Very interesting. That explains why the formal name is the SEC ESPN Network. For comparison, the Pac-12 owns all of its networks, while the Big Ten owns about half of the BTN (Fox owns the rest).
It's a somewhat surprising move and somewhat not for the SEC not to own this thing. It's surprising because the SECN could become a very valuable entity, and the conference not owning any equity in it would be a big loss. However, the conference has been very conservative about the network process all along, and having ESPN own and run everything is a very conservative way to get into the game. Plus, it could be a hedge against the uncertain future of media. There may come a day down the line where conference networks as we know them are obsolete and owning one is a burden.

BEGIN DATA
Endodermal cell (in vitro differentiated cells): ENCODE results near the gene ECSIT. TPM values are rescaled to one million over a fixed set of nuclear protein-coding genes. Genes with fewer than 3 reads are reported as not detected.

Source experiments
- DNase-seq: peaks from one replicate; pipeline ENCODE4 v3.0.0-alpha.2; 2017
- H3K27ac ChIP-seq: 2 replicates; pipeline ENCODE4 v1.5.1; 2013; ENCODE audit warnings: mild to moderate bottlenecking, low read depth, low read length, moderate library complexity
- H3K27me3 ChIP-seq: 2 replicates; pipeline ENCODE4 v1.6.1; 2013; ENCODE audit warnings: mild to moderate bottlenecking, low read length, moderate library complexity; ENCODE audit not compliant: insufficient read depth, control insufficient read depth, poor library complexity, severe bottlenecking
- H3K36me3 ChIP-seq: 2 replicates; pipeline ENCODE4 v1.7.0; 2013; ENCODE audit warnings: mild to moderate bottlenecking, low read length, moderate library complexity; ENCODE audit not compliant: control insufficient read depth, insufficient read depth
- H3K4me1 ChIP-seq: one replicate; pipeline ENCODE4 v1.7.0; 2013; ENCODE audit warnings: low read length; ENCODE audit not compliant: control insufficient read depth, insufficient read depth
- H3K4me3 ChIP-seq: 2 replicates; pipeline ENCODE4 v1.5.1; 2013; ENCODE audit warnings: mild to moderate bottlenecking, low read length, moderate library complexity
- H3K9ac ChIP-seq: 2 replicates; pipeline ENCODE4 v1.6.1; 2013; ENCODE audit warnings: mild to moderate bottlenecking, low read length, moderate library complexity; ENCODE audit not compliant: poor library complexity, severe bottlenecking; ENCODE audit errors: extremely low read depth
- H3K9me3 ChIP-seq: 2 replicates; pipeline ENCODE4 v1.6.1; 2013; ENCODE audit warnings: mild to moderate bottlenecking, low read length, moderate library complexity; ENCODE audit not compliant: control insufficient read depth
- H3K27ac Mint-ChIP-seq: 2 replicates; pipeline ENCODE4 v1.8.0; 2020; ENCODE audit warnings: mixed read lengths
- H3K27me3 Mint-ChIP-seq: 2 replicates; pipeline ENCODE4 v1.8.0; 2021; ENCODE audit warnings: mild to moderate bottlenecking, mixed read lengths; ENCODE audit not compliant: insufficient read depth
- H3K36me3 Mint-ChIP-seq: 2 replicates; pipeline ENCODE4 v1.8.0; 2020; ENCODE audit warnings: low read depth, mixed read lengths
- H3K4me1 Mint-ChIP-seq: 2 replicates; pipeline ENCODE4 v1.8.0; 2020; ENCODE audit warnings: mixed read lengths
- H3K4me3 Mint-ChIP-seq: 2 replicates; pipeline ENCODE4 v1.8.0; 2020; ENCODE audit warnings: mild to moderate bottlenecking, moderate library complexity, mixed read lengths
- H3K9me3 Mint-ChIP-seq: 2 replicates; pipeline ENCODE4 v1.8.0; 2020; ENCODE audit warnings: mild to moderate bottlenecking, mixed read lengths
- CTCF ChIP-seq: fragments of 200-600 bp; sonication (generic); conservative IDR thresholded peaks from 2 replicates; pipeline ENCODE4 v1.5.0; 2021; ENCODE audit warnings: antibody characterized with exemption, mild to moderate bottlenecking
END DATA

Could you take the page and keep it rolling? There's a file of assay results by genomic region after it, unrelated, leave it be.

Mike Slive has made some fascinating moves with the network, and this might be the most fascinating that we know of. It very well could end up being the move that gets the most scrutiny over the years. It also presents a fairly big potential conflict of interest for the journalism side of ESPN, but that's nothing new with the WWL anyway.